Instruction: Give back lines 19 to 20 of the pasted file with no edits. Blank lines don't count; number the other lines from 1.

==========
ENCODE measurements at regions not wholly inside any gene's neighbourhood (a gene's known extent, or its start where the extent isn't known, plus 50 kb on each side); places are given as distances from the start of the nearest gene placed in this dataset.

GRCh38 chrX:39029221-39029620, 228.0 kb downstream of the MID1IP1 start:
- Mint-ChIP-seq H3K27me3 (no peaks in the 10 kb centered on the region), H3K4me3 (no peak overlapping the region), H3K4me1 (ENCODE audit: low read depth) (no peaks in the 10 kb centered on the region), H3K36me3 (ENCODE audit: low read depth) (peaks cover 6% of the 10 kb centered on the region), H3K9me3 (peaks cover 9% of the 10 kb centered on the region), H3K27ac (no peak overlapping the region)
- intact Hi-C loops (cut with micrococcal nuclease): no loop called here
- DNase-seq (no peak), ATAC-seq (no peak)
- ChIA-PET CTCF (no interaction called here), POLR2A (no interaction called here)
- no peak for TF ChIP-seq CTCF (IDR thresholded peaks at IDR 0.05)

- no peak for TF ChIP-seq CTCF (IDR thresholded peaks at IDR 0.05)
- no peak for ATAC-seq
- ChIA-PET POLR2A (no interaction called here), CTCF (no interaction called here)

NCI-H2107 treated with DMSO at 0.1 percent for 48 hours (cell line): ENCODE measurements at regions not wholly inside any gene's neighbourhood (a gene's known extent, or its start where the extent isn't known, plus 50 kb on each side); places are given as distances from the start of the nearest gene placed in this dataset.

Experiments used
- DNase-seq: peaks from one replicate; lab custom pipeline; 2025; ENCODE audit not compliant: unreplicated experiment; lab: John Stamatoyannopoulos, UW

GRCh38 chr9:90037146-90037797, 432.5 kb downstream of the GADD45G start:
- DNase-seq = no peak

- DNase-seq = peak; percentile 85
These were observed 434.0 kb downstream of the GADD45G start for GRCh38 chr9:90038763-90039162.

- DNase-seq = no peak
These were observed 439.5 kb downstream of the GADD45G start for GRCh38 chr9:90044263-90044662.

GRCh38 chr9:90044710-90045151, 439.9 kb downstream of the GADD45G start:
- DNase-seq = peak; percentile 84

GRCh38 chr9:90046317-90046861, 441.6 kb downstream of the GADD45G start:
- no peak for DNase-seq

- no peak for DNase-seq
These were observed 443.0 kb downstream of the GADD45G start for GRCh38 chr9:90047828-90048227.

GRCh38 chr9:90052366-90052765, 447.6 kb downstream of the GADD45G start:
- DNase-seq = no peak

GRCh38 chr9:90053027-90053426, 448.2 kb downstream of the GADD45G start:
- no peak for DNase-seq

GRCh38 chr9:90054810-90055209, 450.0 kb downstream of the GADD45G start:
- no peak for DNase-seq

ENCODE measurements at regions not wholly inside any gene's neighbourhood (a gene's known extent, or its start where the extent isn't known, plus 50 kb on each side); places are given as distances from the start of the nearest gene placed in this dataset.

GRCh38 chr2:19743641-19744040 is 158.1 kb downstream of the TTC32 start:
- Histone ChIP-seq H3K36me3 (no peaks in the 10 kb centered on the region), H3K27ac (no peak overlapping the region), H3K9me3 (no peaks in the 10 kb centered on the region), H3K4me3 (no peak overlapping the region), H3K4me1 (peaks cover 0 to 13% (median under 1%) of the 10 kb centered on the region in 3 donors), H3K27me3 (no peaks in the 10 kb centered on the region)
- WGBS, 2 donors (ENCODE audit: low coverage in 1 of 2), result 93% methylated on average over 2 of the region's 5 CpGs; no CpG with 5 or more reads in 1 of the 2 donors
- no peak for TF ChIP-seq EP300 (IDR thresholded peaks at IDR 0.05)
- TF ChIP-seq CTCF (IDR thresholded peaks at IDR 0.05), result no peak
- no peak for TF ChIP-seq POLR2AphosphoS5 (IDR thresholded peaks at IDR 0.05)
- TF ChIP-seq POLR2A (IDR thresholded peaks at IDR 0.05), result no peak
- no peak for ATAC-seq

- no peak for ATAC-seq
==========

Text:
These were observed 439.5 kb downstream of the GADD45G start for GRCh38 chr9:90044263-90044662.

GRCh38 chr9:90044710-90045151, 439.9 kb downstream of the GADD45G start: